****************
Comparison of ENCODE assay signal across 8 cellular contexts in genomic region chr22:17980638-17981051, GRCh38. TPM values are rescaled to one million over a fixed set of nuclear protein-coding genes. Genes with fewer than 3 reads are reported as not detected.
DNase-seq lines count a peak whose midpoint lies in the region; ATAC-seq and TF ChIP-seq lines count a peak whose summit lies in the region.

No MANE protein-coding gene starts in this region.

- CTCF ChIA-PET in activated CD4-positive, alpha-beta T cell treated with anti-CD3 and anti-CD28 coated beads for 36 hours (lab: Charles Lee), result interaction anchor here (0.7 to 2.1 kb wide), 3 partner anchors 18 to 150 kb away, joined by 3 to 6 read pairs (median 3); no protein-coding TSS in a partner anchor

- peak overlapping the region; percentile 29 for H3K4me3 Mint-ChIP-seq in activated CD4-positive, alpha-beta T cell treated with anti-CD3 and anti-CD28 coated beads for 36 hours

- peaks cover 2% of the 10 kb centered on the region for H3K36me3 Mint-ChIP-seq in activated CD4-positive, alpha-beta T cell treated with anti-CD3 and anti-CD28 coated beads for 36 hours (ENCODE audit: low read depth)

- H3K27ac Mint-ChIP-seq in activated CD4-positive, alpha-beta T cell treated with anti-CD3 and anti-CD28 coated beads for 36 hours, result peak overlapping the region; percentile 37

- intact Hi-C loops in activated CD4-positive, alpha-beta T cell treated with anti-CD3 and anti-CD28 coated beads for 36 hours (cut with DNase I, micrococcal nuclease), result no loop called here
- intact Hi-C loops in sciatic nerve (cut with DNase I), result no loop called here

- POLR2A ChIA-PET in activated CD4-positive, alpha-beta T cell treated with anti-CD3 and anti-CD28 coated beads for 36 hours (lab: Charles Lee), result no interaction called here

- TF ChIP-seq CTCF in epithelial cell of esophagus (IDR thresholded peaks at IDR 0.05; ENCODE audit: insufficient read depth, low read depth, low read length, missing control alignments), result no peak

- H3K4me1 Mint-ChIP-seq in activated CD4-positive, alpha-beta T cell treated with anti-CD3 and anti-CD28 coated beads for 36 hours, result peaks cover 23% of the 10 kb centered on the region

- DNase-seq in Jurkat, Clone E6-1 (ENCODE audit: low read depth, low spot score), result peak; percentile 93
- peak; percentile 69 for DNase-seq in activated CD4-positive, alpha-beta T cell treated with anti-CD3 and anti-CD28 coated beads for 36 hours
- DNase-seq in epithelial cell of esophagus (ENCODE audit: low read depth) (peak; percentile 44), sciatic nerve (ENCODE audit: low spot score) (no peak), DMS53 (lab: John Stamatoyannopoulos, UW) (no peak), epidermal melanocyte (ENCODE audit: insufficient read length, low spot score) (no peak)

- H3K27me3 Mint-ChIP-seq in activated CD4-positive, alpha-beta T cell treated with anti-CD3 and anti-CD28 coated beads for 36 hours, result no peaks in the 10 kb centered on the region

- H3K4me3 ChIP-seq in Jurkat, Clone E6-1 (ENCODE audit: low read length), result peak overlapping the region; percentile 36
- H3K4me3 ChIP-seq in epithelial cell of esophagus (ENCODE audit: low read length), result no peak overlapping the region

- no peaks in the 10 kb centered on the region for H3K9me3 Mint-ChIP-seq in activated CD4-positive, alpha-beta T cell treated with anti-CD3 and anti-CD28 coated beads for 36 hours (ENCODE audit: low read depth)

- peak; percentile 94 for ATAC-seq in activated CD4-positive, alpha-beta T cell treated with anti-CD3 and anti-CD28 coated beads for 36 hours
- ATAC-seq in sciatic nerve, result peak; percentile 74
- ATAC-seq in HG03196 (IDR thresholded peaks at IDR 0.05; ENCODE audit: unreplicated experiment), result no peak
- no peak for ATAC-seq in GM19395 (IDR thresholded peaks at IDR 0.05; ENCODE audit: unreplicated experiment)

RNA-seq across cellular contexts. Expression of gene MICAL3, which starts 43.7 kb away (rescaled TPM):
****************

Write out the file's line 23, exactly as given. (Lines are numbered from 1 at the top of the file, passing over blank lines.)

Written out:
- no peak for ATAC-seq in GM19395 (IDR thresholded peaks at IDR 0.05; ENCODE audit: unreplicated experiment)